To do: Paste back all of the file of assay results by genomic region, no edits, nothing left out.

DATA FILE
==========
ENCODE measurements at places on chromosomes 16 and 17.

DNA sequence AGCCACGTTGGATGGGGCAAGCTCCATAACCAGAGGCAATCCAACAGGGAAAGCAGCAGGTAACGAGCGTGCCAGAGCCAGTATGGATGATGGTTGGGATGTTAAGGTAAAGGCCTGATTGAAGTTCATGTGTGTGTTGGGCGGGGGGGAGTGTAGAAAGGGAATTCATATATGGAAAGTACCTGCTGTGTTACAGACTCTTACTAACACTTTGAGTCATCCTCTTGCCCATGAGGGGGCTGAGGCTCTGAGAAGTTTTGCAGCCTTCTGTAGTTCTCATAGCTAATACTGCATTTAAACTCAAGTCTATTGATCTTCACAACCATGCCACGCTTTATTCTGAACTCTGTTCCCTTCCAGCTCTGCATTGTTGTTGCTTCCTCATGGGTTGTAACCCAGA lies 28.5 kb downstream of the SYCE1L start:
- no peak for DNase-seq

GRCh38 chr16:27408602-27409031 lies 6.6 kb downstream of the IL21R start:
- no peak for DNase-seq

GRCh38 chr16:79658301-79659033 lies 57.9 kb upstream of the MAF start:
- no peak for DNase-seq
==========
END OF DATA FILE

ENCODE measurements at places on chromosomes 16 and 17.

DNA sequence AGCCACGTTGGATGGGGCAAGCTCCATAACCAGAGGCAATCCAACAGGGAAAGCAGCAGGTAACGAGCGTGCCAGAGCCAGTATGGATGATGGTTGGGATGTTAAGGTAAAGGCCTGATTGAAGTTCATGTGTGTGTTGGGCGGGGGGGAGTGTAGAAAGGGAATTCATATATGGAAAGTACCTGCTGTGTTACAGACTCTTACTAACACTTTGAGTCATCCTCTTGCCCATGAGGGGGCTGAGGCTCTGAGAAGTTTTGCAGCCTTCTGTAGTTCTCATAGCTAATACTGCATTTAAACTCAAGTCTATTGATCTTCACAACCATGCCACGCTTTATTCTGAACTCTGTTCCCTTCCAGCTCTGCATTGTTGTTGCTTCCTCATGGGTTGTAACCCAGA lies 28.5 kb downstream of the SYCE1L start:
- no peak for DNase-seq

GRCh38 chr16:27408602-27409031 lies 6.6 kb downstream of the IL21R start:
- no peak for DNase-seq

GRCh38 chr16:79658301-79659033 lies 57.9 kb upstream of the MAF start:
- no peak for DNase-seq